While Mark and Gregg, were out running the full marathon, Mark’s wife, Susan Saxonberg, was teaming up with Carol Walton, Team Parkinson’s ‘guardian angel’ at the Parkinson Alliance, in the second half marathon. They finished quicker than expected.

One very special shout out to Grace Volonoski, our youngest half-marathoner at 10 years old, who ran with her dad, Craig Volonoski, and in honor of her Grandpa who has Parkinson’s. Grace finished her race in 2 hours and 51 minutes and also raised over $1,000. Great job!

I wish I could give the details of each team member’s successful race, but I didn’t see most of them, since it took quite a while to get on the bus and back to the finish area. I’ll have to let Edna fill in the remaining part of the story.

John



 

While the Marathoners and Half Marathoners were out on the course throughout the beautiful city of San Francisco, I was at the 5K watching proudly and photographing our Team Parkinson members along the 5K route. Thanks to Maggie and Jen Bugnatto and Katherine Mohr for carrying our TP sign along the whole 3.1-mile course. We were well represented by our bright blue shirts along the way. A special shout out to Team Balingit with over 20 members on their great team all running and walking for Robin. What a great tribute to him on Father’s Day, and he was out there walking too so good for him! Our fastest TP 5K finisher was Christopher Santijanna, running in honor of his Dad. Way to go Chris.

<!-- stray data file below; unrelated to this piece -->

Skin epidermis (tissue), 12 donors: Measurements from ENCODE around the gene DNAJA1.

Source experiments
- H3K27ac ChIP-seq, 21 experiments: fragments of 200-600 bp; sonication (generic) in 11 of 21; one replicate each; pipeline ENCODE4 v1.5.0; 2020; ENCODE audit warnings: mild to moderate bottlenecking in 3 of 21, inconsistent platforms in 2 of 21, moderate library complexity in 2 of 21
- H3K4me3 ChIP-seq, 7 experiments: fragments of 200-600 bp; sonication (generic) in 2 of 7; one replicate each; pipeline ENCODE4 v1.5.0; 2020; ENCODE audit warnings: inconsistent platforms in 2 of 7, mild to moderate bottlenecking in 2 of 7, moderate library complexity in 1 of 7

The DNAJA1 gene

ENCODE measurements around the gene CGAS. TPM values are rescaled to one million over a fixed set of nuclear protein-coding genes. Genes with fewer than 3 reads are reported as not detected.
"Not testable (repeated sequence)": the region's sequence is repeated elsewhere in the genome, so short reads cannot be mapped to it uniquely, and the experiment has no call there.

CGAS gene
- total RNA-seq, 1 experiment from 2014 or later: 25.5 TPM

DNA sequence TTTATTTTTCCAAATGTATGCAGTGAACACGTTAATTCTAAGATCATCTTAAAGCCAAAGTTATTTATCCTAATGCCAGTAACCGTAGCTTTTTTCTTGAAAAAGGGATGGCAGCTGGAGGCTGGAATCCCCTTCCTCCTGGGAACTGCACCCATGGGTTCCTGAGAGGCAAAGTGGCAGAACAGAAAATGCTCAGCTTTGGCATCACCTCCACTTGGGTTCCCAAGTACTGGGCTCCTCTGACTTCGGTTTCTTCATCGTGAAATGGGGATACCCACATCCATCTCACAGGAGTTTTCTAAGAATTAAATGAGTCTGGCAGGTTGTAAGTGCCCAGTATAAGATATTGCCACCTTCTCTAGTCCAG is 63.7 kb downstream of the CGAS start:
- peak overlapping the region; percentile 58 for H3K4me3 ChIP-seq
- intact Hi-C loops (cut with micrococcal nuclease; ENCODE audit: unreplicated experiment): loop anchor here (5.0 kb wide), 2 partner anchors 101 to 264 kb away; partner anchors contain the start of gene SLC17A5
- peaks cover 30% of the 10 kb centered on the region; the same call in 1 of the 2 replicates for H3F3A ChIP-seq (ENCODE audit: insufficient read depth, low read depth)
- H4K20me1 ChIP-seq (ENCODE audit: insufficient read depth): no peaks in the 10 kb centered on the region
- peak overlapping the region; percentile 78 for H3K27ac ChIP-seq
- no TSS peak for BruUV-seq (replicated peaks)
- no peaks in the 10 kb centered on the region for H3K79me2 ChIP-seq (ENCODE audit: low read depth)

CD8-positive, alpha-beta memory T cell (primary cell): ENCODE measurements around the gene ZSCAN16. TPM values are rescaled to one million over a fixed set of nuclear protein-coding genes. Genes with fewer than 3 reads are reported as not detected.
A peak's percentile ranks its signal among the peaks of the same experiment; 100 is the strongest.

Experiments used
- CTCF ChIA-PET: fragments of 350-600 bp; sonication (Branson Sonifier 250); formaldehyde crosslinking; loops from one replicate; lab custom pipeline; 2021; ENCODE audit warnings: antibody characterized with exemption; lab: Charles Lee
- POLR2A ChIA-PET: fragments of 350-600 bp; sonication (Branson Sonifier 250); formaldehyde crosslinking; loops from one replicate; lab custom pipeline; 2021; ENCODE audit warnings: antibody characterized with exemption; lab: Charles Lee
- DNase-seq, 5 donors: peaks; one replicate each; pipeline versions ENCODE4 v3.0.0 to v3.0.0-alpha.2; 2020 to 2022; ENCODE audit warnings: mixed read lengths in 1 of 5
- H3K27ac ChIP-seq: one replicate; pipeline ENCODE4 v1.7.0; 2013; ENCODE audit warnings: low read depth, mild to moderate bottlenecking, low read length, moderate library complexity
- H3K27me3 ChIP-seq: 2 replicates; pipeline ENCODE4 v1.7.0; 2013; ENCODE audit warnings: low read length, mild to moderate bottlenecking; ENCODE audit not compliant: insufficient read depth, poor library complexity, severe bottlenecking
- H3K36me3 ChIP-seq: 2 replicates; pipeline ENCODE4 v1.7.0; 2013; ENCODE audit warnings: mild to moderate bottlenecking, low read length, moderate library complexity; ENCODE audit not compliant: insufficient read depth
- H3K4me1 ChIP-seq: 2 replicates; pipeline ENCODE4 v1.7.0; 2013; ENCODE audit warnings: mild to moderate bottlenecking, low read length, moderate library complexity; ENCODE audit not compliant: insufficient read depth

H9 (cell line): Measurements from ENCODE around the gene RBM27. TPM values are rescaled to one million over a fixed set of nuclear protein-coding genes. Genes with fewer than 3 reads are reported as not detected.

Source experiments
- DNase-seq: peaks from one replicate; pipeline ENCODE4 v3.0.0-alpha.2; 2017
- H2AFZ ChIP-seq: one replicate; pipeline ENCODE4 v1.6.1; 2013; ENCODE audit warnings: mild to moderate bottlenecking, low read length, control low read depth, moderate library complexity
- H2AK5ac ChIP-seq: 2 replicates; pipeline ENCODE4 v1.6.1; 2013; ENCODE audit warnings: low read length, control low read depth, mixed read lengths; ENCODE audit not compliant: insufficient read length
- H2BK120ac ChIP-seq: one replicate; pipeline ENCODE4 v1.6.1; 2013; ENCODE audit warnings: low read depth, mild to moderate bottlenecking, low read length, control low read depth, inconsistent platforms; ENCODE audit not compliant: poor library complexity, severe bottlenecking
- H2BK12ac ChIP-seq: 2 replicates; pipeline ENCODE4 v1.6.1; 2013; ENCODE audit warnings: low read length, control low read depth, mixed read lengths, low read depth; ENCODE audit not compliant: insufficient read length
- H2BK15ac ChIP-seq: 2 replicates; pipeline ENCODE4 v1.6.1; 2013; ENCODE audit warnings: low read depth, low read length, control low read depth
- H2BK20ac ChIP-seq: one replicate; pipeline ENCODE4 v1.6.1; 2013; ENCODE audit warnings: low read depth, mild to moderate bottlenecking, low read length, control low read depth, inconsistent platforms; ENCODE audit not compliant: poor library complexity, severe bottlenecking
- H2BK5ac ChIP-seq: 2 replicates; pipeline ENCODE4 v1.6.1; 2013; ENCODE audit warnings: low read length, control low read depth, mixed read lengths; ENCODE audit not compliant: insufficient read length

All in all, considering all the changes we faced with the date, it was a very successful weekend and we’ve raised over $54,000 and counting. Fundraising for the SF event stays open until July 31st so there’s still time to make a difference. And please mark your calendars for next year when we’ll be back to normal with the SF Marathon on Sunday, July 27, 2014.

Thank you all so much for your participation and dedication to this great cause. You inspire us to keep doing what we’re doing as we continue to strive for a cure.

Edna